Mosul battle: Coalition urged to review tactics after civilian deaths

Media captionJeremy Bowens reports on the make-shift weapons leaving civilians with an impossible choice

The UN’s human rights chief has called on Iraqi and US-led coalition forces to review their tactics in the battle for the city of Mosul to protect civilians.

Zeid Raad Al Hussein said bodies were being found in buildings where IS had reportedly held people as human shields and were later targeted in air strikes.

He urged the coalition to avoid such “traps” and abide by international law.

Amnesty International has accused the coalition of failing to take adequate precautions to prevent civilian deaths.

The human rights group reported earlier on Tuesday that it had found evidence on the ground in Mosul pointing to an “alarming pattern” of air strikes that had “destroyed whole houses with entire families inside”.

Coalition officials have so far not commented on the Amnesty report, but they have previously insisted they take all reasonable precautions to reduce the risk of harm to civilians.

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Coalition forces have carried out hundreds of air strikes in the battle to recapture Mosul

Iraqi pro-government forces launched an offensive to recapture the city – the last major IS urban stronghold in the country – five months ago.

The coalition has supported the assault by carrying out hundreds of air strikes and by deploying military advisers and special forces personnel.

Although more than 286,000 civilians living in the city have fled their homes during the fighting, many more have followed the Iraqi government’s repeated instructions to stay put until they are reached by troops.

Amnesty said the fact that residents were being told to remain at home meant the coalition had to know that air strikes were likely to result in civilian casualties.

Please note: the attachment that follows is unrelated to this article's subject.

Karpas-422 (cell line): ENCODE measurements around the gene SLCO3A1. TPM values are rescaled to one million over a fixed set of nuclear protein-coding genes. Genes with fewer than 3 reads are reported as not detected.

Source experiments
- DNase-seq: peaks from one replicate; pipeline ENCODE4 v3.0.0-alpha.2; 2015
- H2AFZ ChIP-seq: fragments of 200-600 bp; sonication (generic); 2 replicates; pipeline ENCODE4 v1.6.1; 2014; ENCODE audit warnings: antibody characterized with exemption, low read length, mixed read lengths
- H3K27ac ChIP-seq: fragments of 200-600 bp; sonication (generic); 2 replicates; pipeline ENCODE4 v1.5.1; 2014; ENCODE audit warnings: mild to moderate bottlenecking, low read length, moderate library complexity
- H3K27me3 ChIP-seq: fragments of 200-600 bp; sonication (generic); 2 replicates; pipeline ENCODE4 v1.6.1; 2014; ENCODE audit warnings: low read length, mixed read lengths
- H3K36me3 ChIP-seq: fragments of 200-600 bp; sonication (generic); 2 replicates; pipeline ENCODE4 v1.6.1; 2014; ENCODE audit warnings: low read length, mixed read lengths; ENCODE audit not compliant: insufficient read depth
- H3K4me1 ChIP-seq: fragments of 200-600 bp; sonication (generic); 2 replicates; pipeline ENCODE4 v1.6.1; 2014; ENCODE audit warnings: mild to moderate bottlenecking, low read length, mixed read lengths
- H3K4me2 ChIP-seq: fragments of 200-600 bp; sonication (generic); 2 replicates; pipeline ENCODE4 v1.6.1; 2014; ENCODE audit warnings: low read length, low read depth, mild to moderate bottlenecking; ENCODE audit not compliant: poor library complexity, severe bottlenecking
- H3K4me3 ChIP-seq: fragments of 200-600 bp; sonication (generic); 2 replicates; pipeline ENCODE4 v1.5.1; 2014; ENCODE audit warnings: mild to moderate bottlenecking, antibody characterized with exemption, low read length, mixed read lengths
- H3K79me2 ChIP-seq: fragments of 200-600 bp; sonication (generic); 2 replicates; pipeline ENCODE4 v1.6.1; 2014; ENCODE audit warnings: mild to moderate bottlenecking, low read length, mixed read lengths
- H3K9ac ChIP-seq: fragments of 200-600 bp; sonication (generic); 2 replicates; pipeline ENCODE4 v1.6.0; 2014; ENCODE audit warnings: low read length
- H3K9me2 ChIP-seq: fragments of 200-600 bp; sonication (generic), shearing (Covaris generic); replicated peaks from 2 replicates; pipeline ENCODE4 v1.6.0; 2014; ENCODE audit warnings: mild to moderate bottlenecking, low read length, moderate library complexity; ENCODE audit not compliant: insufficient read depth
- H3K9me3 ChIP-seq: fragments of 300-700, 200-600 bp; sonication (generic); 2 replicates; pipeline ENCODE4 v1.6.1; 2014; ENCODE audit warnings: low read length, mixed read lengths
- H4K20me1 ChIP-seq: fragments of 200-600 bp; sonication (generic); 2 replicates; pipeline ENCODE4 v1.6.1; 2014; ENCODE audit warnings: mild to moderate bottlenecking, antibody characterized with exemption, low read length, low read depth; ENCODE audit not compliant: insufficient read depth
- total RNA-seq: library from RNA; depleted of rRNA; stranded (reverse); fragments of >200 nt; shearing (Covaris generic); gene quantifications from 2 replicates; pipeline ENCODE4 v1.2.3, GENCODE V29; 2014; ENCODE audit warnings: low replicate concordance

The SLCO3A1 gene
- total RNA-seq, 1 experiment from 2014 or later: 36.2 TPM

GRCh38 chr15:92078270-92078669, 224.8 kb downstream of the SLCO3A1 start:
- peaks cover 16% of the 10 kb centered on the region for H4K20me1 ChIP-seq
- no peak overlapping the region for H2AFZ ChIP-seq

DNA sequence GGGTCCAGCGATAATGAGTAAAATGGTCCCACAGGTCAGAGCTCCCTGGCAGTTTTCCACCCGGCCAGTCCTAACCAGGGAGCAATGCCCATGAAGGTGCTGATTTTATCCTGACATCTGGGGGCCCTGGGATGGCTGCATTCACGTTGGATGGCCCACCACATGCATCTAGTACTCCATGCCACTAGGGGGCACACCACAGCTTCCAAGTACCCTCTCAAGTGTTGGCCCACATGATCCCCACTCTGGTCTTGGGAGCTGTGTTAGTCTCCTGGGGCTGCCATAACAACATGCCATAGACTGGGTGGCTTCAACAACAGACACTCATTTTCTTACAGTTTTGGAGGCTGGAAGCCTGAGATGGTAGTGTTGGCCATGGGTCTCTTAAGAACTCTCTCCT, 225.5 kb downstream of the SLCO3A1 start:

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Although thousands have fled their homes, many have followed advice to wait for troops

Any failure to take precautions to prevent civilian casualties would be “in flagrant violation of international humanitarian law”, it warned.

According to information verified by the UN, at least 307 people were killed and another 273 injured between 17 February, when the government launched an assault on the western half of Mosul, and 22 March.

The deadliest incident occurred on 17 March, when an air strike – reportedly targeting IS snipers and equipment – hit a house in Jadida district.

Witnesses reported that IS had previously forced at least 140 civilians into the house to be used as human shields. They also said IS had booby-trapped the house with improvised explosive devices (IEDs).

Mr Zeid said that official figures so far indicated that at least 61 people were killed in the incident, but the actual figure may be much higher.

The coalition has launched an investigation into the incident, and the US military has said an initial review of data indicated that an air strike was carried out in the vicinity on that day.

However, the Iraqi military has said its experts inspected the site and found no evidence of an air strike. Instead, they saw the remains of a “huge, detonated booby-trapped vehicle”.

The UN has also received numerous reports of IS snipers shooting at, and in some cases killing or wounding, civilians attempting to flee towards advancing troops, and also of IS shelling civilians in areas retaken by the government.

Media captionChildren in Mosul are facing sniper fire, the BBC’s Orla Guerin hears

“[IS]’s strategy of using children, men and women to shield themselves from attack is cowardly and disgraceful. It breaches the most basic standards of human dignity and morality,” said Mr Zeid.

“And shooting civilians in the back as they flee for their lives is an act of monstrous depravity.”

But he stressed that conducting air strikes on IS locations in densely-populated areas, particularly given the clear indications that IS was using large numbers of civilians as human shields, might “potentially have a lethal and disproportionate impact on civilians”.

Mosul battle: Coalition urged to review tactics after civilian deaths}